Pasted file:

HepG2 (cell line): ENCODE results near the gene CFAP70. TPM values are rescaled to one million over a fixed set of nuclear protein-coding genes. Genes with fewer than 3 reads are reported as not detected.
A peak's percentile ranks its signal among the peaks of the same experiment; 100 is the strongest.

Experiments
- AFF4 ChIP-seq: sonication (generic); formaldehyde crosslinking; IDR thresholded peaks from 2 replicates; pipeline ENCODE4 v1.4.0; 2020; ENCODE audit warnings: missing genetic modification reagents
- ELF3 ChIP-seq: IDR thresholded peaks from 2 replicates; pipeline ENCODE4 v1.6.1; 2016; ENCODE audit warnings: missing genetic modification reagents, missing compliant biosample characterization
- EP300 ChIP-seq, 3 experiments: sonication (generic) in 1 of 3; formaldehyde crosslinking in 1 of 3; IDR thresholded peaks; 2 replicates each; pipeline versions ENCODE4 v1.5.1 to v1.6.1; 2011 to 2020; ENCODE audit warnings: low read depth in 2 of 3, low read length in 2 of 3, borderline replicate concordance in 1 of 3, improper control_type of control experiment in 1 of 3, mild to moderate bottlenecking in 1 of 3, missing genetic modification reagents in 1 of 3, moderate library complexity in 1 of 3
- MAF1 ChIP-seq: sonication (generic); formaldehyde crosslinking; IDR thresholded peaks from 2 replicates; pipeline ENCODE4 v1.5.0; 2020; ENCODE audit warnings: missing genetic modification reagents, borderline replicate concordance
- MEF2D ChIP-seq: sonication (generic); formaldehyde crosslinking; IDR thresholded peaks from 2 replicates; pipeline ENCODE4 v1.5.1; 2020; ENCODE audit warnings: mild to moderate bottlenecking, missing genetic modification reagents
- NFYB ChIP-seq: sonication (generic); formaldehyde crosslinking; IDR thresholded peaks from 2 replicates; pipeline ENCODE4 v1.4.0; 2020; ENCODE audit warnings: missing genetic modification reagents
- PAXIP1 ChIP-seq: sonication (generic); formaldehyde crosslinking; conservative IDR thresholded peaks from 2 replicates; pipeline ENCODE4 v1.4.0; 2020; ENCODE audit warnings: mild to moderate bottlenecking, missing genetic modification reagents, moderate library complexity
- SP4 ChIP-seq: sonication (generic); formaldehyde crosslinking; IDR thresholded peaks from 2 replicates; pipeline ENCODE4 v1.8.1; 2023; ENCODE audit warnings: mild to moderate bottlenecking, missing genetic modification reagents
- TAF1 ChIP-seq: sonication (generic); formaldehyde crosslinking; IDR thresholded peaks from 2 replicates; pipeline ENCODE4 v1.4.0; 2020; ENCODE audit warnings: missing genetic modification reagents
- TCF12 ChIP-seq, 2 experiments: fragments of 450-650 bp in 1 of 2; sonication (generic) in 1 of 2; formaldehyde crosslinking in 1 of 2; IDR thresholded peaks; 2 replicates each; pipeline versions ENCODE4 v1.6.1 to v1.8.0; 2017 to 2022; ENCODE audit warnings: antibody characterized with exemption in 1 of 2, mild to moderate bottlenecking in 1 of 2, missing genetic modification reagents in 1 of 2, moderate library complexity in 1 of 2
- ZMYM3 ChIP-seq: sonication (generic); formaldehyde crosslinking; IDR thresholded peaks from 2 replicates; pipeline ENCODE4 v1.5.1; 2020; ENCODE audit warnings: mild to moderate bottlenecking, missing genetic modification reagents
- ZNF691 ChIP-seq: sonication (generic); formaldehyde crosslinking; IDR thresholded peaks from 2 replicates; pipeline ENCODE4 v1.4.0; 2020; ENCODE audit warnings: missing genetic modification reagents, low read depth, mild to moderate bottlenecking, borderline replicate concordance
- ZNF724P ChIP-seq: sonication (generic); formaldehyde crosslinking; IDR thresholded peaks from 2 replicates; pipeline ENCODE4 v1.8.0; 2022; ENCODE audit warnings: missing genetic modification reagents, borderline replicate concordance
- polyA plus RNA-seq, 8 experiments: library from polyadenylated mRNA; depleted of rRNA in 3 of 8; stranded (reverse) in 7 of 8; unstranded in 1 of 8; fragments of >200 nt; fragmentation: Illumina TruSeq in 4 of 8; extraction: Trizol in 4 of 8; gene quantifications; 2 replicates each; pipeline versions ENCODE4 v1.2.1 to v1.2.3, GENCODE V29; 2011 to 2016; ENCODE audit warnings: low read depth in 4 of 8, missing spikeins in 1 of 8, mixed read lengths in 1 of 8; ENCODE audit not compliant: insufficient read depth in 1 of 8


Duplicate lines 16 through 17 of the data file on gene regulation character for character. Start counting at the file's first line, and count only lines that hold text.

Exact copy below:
- ZNF724P ChIP-seq: sonication (generic); formaldehyde crosslinking; IDR thresholded peaks from 2 replicates; pipeline ENCODE4 v1.8.0; 2022; ENCODE audit warnings: missing genetic modification reagents, borderline replicate concordance
- polyA plus RNA-seq, 8 experiments: library from polyadenylated mRNA; depleted of rRNA in 3 of 8; stranded (reverse) in 7 of 8; unstranded in 1 of 8; fragments of >200 nt; fragmentation: Illumina TruSeq in 4 of 8; extraction: Trizol in 4 of 8; gene quantifications; 2 replicates each; pipeline versions ENCODE4 v1.2.1 to v1.2.3, GENCODE V29; 2011 to 2016; ENCODE audit warnings: low read depth in 4 of 8, missing spikeins in 1 of 8, mixed read lengths in 1 of 8; ENCODE audit not compliant: insufficient read depth in 1 of 8